When you look back through their family history, you see Pueblo Indians who were forced to convert to Catholicism. If they didn't, their feet were cut off. They ostensibly became good Catholics, and in fact many of them became quite fervent in the 19th century, almost in reaction to the American Protestant regime. But when the 20th century came along, there was a loosening of religion everywhere. You saw that even out in the little villages, people just going through the motions. Some of their children and grandchildren wanted something deeper, stronger, and more powerful in the faith department.

As for why it ended up being the Witnesses, I think it's really a class thing. These people are just as smart as you and me, but a higher education isn't particularly valued in their society. Something has caused them to step back a little bit from the world. So when they found the Witnesses, that made it easier for them to create their own world. It's not as easy to do that when you live in a big city. You step out your door into a life that's supercharged with different people and experiences and opportunities. Becoming a Witness generally presupposes a slower pace of life.

Your story hits on a paradox about culture. When a group remains insular for generations, it can develop a lot of richness. But seclusion can also have negative effects.

That's right. You can turn within and burnish your traditions -- I suppose a "ghetto mentality" might be another way of phrasing that way of life. You do build a cultural richness, but you also develop a wariness of outsiders. And in this medically aware day and age, you can't get away with ignoring the genetic implications. In the San Luis valley -- and also in the Orthodox Jewish community -- there's a lot of shame about genetic disorders. But even in that rural area, people are starting to learn about genetic testing and realize that centuries of inbreeding can have consequences.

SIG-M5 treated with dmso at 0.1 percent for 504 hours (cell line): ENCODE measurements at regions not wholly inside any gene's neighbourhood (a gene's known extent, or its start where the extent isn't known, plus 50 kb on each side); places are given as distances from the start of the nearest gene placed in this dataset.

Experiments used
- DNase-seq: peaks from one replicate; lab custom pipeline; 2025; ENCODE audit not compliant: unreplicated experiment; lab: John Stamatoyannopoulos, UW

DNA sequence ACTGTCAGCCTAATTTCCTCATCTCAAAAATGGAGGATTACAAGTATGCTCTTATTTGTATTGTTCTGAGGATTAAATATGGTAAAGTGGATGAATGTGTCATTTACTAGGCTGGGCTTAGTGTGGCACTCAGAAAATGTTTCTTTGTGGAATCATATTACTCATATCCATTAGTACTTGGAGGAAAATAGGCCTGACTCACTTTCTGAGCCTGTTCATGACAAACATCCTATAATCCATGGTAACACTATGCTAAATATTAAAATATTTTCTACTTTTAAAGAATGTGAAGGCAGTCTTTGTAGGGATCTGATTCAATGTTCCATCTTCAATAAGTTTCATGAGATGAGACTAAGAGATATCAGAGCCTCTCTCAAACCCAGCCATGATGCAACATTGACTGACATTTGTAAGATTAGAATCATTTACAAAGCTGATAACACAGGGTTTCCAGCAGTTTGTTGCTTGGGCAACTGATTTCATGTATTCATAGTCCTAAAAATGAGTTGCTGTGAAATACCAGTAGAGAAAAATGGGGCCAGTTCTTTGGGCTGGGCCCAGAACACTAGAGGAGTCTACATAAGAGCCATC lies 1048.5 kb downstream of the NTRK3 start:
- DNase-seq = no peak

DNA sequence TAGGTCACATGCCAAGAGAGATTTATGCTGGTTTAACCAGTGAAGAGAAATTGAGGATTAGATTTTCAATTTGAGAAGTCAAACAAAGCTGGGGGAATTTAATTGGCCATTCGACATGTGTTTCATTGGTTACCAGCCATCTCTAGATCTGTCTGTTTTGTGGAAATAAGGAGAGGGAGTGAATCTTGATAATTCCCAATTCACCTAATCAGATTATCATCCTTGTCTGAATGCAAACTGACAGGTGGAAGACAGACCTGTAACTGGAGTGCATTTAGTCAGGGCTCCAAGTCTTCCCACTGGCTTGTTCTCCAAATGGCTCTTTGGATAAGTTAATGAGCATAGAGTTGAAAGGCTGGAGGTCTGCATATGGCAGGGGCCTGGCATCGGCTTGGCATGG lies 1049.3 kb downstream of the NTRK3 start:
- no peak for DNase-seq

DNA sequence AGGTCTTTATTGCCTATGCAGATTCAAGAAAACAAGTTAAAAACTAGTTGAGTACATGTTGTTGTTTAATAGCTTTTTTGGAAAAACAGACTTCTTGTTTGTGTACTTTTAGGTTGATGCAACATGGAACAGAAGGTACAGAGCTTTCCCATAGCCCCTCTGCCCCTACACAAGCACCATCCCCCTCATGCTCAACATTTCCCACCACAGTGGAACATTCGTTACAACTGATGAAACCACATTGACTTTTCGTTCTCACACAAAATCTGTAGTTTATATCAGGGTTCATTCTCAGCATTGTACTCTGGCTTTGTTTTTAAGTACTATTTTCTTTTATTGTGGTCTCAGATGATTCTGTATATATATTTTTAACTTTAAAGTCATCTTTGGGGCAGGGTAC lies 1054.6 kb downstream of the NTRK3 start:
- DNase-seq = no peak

By that logic, America should be one of the healthiest societies in the world, since there's so much opportunity for different ethnic groups to mix.

Yes, in another 50 years or so, we're all going to be homogenized, from sea to shining sea.

Won't something be lost if that happens?

Well, what I realized is that when your family tree gets more diverse, the math starts to enable all kinds of possibilities. On a personal level, we're used to thinking about our own parents, grandparents, and great-grandparents. That's how we draw our own ancestry and identity. But if you go back biologically just 400 years, you'll come up with 1000 different ancestors for you personally. That opens up a lot of choices.

For instance, when some of the people in the San Luis valley discovered that they had a Jewish gene, they started to really identify as Jewish. Most said, "That's not for me." But all it takes is one family line, and that can bend your identity in a whole new direction. It's really about where you are in life. Do you need a new identity? Do you want some new clothes? And the more we look into our own genes, the more stories we can create. 

Read an excerpt from the book

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Jennie Rothenberg Gritz is The Atlantic's digital features editor. More

Jennie Rothenberg Gritz, an Atlantic senior editor, began her association with the magazine in 2002, shortly after graduating from the UC Berkeley Graduate School of Journalism. She joined the staff full time in January 2006. Before coming to The Atlantic, Jennie was senior editor at Moment, a national magazine founded by Elie Wiesel.